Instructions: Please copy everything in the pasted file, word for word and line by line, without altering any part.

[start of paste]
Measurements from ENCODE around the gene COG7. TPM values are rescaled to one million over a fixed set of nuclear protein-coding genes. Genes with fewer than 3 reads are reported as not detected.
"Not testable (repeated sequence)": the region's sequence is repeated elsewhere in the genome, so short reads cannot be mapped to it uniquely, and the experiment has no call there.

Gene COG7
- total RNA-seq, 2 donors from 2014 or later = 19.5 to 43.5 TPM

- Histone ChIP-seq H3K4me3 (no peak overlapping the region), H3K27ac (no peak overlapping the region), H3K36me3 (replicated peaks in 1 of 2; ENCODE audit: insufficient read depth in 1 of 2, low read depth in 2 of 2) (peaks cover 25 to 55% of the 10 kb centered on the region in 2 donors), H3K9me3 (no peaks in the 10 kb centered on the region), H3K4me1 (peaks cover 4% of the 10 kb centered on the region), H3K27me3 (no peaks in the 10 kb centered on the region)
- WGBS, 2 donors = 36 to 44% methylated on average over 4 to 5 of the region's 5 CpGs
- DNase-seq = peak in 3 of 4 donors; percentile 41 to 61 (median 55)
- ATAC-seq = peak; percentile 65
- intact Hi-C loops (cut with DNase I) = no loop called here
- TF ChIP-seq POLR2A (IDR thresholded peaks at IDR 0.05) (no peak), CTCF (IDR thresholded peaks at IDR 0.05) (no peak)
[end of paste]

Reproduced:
Measurements from ENCODE around the gene COG7. TPM values are rescaled to one million over a fixed set of nuclear protein-coding genes. Genes with fewer than 3 reads are reported as not detected.
"Not testable (repeated sequence)": the region's sequence is repeated elsewhere in the genome, so short reads cannot be mapped to it uniquely, and the experiment has no call there.

Gene COG7
- total RNA-seq, 2 donors from 2014 or later = 19.5 to 43.5 TPM

- Histone ChIP-seq H3K4me3 (no peak overlapping the region), H3K27ac (no peak overlapping the region), H3K36me3 (replicated peaks in 1 of 2; ENCODE audit: insufficient read depth in 1 of 2, low read depth in 2 of 2) (peaks cover 25 to 55% of the 10 kb centered on the region in 2 donors), H3K9me3 (no peaks in the 10 kb centered on the region), H3K4me1 (peaks cover 4% of the 10 kb centered on the region), H3K27me3 (no peaks in the 10 kb centered on the region)
- WGBS, 2 donors = 36 to 44% methylated on average over 4 to 5 of the region's 5 CpGs
- DNase-seq = peak in 3 of 4 donors; percentile 41 to 61 (median 55)
- ATAC-seq = peak; percentile 65
- intact Hi-C loops (cut with DNase I) = no loop called here
- TF ChIP-seq POLR2A (IDR thresholded peaks at IDR 0.05) (no peak), CTCF (IDR thresholded peaks at IDR 0.05) (no peak)